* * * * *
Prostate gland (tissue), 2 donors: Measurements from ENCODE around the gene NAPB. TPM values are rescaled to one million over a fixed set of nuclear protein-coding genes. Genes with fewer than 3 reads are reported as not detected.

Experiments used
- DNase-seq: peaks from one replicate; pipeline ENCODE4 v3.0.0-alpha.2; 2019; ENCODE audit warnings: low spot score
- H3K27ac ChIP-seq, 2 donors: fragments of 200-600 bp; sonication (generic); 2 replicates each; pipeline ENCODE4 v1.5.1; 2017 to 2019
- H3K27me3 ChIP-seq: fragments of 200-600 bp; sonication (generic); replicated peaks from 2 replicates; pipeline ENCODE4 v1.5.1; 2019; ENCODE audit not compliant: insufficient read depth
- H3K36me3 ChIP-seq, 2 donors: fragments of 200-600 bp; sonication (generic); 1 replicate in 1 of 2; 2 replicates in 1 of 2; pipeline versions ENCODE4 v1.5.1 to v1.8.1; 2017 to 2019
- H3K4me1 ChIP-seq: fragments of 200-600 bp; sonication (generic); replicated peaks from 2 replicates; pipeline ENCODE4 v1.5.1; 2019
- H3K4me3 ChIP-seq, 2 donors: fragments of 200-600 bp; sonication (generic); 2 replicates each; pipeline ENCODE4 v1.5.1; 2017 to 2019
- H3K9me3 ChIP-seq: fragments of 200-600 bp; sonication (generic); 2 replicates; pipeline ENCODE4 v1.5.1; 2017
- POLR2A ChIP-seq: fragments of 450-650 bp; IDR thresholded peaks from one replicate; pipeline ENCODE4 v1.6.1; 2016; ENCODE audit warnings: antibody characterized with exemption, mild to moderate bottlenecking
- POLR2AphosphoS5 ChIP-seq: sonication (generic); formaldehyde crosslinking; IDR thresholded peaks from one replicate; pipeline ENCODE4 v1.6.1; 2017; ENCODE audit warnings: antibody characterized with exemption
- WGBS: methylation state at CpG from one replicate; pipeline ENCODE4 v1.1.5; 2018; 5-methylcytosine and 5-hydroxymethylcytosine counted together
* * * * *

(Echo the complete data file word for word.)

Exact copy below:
Prostate gland (tissue), 2 donors: Measurements from ENCODE around the gene NAPB. TPM values are rescaled to one million over a fixed set of nuclear protein-coding genes. Genes with fewer than 3 reads are reported as not detected.

Experiments used
- DNase-seq: peaks from one replicate; pipeline ENCODE4 v3.0.0-alpha.2; 2019; ENCODE audit warnings: low spot score
- H3K27ac ChIP-seq, 2 donors: fragments of 200-600 bp; sonication (generic); 2 replicates each; pipeline ENCODE4 v1.5.1; 2017 to 2019
- H3K27me3 ChIP-seq: fragments of 200-600 bp; sonication (generic); replicated peaks from 2 replicates; pipeline ENCODE4 v1.5.1; 2019; ENCODE audit not compliant: insufficient read depth
- H3K36me3 ChIP-seq, 2 donors: fragments of 200-600 bp; sonication (generic); 1 replicate in 1 of 2; 2 replicates in 1 of 2; pipeline versions ENCODE4 v1.5.1 to v1.8.1; 2017 to 2019
- H3K4me1 ChIP-seq: fragments of 200-600 bp; sonication (generic); replicated peaks from 2 replicates; pipeline ENCODE4 v1.5.1; 2019
- H3K4me3 ChIP-seq, 2 donors: fragments of 200-600 bp; sonication (generic); 2 replicates each; pipeline ENCODE4 v1.5.1; 2017 to 2019
- H3K9me3 ChIP-seq: fragments of 200-600 bp; sonication (generic); 2 replicates; pipeline ENCODE4 v1.5.1; 2017
- POLR2A ChIP-seq: fragments of 450-650 bp; IDR thresholded peaks from one replicate; pipeline ENCODE4 v1.6.1; 2016; ENCODE audit warnings: antibody characterized with exemption, mild to moderate bottlenecking
- POLR2AphosphoS5 ChIP-seq: sonication (generic); formaldehyde crosslinking; IDR thresholded peaks from one replicate; pipeline ENCODE4 v1.6.1; 2017; ENCODE audit warnings: antibody characterized with exemption
- WGBS: methylation state at CpG from one replicate; pipeline ENCODE4 v1.1.5; 2018; 5-methylcytosine and 5-hydroxymethylcytosine counted together